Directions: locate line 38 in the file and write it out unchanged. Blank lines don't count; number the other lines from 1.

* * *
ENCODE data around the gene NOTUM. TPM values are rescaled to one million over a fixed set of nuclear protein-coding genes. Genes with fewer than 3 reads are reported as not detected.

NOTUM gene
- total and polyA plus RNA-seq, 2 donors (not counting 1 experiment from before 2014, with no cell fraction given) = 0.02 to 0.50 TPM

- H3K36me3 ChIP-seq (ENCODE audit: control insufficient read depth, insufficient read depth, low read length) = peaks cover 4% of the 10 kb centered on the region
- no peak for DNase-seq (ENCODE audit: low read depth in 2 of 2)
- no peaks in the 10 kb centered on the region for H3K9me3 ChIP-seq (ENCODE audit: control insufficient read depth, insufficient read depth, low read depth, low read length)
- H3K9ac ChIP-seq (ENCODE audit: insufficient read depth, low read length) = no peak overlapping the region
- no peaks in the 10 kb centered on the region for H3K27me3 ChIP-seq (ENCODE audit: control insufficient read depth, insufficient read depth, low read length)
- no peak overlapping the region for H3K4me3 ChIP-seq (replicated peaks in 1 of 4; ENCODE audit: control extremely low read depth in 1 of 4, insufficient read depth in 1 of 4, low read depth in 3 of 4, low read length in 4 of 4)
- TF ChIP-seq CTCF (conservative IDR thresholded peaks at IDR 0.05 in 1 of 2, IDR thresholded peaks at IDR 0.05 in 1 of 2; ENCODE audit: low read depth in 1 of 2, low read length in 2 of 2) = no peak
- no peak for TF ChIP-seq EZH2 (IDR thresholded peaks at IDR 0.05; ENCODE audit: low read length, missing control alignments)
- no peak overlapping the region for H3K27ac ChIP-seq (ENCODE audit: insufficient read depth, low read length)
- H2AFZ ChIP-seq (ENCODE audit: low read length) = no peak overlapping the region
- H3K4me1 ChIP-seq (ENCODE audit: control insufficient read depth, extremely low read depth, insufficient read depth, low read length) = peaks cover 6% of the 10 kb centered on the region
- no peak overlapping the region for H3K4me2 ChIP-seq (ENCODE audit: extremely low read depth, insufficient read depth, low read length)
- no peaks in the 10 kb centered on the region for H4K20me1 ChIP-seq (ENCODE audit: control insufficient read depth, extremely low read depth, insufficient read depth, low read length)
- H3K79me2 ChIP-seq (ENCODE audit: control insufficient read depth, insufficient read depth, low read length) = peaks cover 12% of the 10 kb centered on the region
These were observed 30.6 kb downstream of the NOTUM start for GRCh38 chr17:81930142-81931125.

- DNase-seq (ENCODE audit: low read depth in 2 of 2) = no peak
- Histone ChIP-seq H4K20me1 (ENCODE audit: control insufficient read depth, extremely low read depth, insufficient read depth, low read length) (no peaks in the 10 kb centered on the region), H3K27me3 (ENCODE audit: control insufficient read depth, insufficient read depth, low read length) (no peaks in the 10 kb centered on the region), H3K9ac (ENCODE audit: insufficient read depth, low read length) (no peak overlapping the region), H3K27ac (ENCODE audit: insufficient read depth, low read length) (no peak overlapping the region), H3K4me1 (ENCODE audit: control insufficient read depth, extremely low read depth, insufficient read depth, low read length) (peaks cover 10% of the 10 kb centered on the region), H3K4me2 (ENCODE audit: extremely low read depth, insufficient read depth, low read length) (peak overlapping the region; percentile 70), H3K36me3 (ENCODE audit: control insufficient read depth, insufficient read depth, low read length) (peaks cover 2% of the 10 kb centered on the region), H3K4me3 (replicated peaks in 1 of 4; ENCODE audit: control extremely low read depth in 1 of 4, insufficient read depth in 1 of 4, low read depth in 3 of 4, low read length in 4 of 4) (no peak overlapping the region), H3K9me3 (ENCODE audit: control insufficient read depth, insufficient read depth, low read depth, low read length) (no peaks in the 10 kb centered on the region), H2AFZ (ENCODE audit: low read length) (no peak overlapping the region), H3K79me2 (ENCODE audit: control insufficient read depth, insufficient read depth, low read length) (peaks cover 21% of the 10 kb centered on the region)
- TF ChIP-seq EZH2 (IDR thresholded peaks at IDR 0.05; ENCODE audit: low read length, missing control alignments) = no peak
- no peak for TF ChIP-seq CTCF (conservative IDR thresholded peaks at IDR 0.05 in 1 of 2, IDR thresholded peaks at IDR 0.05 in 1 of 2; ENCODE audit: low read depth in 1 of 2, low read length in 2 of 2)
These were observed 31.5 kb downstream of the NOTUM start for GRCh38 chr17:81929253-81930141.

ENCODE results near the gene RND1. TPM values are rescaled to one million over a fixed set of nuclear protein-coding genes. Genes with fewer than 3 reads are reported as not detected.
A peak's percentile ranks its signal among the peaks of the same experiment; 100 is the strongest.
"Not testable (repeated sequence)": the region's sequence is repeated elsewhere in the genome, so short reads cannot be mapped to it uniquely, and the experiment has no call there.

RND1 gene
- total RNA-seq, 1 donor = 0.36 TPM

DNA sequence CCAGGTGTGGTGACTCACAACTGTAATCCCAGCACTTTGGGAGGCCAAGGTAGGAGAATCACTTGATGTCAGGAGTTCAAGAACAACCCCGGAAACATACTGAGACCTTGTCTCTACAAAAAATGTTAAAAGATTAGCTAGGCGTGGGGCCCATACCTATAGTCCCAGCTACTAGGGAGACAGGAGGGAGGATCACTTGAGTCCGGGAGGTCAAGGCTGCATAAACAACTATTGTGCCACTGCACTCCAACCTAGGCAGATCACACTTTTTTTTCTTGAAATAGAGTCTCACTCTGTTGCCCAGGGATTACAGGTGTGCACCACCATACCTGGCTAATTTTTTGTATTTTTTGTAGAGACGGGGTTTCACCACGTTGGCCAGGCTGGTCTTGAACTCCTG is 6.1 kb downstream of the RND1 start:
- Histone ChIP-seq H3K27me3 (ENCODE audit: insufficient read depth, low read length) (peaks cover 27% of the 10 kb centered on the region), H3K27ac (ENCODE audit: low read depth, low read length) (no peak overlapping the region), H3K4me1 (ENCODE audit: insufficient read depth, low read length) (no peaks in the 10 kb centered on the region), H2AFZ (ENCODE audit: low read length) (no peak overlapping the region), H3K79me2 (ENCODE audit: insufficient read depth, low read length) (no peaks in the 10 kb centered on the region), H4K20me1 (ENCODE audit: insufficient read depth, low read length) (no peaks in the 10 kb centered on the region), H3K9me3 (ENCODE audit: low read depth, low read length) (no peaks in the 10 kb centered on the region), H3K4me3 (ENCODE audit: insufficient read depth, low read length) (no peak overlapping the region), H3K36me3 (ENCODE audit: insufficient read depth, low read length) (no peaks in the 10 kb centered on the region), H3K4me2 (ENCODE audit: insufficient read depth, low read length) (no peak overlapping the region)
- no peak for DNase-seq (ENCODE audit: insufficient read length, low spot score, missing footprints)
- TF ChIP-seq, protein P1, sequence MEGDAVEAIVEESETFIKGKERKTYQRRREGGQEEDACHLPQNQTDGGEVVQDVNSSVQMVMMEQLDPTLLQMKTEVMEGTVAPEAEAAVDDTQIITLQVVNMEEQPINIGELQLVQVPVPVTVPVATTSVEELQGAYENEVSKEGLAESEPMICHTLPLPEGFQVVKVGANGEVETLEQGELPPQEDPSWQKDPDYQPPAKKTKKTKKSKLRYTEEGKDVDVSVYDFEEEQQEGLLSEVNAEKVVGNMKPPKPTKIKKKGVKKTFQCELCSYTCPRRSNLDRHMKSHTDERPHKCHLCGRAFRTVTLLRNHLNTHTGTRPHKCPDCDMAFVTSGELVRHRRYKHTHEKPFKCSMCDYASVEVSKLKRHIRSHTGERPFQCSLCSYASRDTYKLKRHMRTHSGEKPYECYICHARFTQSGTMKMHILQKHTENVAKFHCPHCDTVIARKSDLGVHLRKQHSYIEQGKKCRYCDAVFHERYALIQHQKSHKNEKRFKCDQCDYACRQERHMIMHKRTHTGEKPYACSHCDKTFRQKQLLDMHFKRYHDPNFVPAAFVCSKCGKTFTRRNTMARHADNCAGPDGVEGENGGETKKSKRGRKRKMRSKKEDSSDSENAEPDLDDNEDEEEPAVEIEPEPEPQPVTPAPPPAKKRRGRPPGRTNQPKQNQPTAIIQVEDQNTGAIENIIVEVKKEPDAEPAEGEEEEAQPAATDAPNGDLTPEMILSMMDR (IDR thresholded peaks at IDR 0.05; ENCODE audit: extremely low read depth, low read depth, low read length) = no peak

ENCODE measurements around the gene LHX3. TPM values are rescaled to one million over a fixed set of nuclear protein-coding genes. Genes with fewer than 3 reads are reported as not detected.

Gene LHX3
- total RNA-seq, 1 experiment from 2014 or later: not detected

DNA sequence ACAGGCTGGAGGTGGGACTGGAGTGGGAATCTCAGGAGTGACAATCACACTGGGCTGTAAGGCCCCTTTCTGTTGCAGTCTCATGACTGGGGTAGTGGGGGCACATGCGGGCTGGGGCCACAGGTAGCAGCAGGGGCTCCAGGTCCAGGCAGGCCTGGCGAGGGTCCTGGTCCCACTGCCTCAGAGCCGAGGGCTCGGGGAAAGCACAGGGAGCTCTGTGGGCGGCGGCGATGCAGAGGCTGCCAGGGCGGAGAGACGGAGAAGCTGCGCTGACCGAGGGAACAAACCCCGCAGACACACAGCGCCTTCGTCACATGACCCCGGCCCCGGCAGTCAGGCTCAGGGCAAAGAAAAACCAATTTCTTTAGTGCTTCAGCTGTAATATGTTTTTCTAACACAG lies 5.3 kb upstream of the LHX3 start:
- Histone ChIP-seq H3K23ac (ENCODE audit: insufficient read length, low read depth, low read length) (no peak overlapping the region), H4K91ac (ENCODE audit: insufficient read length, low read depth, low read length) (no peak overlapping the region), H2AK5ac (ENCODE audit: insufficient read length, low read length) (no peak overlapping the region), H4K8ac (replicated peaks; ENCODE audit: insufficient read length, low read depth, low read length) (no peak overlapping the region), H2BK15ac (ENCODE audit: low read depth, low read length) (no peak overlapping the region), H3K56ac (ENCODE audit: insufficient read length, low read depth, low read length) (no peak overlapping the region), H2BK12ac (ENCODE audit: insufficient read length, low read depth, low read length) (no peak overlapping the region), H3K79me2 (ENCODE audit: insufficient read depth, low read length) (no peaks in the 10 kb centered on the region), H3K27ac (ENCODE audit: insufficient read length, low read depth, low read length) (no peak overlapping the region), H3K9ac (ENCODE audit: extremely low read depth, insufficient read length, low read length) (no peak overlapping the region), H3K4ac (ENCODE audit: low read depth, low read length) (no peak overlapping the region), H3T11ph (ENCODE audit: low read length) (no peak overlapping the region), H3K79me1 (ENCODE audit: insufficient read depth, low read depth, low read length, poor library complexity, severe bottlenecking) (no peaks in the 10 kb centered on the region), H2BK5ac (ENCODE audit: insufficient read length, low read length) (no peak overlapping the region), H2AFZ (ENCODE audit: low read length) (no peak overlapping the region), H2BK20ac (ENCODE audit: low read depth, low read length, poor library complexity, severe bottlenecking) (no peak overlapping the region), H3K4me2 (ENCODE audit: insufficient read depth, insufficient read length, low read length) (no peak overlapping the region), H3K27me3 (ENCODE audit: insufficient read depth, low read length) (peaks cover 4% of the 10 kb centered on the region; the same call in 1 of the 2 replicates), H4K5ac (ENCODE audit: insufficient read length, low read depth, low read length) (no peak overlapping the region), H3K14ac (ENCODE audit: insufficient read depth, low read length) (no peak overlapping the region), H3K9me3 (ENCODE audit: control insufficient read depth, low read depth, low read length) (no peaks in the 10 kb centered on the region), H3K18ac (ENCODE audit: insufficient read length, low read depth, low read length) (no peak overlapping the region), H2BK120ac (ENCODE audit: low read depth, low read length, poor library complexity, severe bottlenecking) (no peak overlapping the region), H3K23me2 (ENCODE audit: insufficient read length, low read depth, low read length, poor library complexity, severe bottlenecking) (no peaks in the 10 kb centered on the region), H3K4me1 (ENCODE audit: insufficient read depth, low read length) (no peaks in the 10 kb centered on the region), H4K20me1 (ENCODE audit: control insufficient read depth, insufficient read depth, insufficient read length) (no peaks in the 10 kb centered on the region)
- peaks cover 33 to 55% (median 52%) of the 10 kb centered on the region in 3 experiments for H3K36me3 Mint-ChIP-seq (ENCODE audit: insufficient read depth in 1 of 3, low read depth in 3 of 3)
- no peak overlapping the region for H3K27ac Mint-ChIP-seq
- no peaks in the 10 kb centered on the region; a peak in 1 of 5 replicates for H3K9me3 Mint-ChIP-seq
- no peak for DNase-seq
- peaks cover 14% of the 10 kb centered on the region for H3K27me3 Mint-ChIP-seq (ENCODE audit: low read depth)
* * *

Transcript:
- peaks cover 33 to 55% (median 52%) of the 10 kb centered on the region in 3 experiments for H3K36me3 Mint-ChIP-seq (ENCODE audit: insufficient read depth in 1 of 3, low read depth in 3 of 3)